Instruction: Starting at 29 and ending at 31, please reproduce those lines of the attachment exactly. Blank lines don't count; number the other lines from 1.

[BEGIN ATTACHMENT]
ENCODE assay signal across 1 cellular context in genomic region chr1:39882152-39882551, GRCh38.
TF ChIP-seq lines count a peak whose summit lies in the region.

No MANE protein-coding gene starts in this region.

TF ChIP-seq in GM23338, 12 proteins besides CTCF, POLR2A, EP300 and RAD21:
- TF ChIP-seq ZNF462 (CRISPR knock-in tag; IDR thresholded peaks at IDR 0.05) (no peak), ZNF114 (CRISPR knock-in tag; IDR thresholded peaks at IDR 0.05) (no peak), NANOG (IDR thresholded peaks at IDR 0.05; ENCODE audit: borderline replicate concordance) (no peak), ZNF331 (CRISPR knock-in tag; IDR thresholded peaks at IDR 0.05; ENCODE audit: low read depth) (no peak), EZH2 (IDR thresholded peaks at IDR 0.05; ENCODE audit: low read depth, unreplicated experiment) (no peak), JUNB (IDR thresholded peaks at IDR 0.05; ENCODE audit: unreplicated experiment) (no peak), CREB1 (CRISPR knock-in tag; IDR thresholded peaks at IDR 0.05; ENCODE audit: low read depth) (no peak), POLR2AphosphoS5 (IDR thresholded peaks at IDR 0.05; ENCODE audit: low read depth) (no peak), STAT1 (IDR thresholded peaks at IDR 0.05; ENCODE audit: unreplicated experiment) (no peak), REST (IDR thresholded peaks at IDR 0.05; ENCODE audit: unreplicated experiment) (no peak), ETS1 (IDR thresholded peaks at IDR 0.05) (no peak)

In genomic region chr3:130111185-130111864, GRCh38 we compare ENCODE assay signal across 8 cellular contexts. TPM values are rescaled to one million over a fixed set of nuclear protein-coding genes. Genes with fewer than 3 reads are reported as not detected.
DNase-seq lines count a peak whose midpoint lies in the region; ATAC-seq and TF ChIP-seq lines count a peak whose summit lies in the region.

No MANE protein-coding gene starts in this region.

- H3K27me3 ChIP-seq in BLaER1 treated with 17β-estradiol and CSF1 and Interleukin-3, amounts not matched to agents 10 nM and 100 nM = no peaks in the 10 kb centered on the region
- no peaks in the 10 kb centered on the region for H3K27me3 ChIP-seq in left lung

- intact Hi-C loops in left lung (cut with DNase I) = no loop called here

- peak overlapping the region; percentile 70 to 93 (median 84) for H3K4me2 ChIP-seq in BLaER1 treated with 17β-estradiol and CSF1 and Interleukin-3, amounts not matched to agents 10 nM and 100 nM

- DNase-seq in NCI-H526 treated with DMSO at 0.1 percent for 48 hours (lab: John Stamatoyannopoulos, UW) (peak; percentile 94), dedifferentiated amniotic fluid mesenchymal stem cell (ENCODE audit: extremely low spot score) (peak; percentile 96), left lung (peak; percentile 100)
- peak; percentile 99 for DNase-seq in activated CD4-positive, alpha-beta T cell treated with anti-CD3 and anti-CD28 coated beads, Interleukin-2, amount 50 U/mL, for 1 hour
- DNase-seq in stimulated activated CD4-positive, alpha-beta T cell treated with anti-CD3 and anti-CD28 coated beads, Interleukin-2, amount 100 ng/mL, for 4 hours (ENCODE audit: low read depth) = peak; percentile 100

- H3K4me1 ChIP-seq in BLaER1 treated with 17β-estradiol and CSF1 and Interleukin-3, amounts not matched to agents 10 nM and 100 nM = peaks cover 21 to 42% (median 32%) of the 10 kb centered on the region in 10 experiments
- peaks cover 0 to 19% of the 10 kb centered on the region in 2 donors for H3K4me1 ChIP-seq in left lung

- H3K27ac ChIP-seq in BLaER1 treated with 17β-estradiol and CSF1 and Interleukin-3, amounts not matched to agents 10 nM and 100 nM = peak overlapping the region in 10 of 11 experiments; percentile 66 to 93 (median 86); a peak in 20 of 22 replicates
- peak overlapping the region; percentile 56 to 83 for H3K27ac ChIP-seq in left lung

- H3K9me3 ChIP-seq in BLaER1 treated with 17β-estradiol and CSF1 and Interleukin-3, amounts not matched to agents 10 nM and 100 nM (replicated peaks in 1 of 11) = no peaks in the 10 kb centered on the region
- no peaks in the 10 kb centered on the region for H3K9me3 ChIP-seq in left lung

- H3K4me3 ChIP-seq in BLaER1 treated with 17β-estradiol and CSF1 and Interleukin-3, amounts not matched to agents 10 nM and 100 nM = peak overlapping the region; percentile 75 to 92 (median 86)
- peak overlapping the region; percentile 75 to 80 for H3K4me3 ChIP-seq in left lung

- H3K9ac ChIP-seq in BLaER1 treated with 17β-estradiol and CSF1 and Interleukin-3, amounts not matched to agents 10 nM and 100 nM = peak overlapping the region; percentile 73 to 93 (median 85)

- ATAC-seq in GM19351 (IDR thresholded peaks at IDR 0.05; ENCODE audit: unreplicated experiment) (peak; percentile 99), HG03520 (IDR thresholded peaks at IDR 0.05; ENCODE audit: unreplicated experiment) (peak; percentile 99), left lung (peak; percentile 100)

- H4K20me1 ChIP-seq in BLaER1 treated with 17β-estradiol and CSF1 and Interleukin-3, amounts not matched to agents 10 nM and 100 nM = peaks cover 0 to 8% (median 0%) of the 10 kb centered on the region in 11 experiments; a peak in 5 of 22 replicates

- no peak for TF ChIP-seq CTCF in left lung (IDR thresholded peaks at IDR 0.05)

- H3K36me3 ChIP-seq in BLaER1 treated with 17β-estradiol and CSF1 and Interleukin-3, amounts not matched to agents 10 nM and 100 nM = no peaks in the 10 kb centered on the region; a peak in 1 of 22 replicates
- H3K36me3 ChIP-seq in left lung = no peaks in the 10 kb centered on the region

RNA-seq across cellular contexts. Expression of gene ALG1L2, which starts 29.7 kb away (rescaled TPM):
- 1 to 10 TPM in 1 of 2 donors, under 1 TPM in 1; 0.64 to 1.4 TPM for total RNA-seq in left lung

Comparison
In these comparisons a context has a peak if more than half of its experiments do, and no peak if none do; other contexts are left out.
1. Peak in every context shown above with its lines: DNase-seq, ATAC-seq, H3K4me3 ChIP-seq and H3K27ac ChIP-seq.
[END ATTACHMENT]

- H3K36me3 ChIP-seq in left lung = no peaks in the 10 kb centered on the region

RNA-seq across cellular contexts. Expression of gene ALG1L2, which starts 29.7 kb away (rescaled TPM):
- 1 to 10 TPM in 1 of 2 donors, under 1 TPM in 1; 0.64 to 1.4 TPM for total RNA-seq in left lung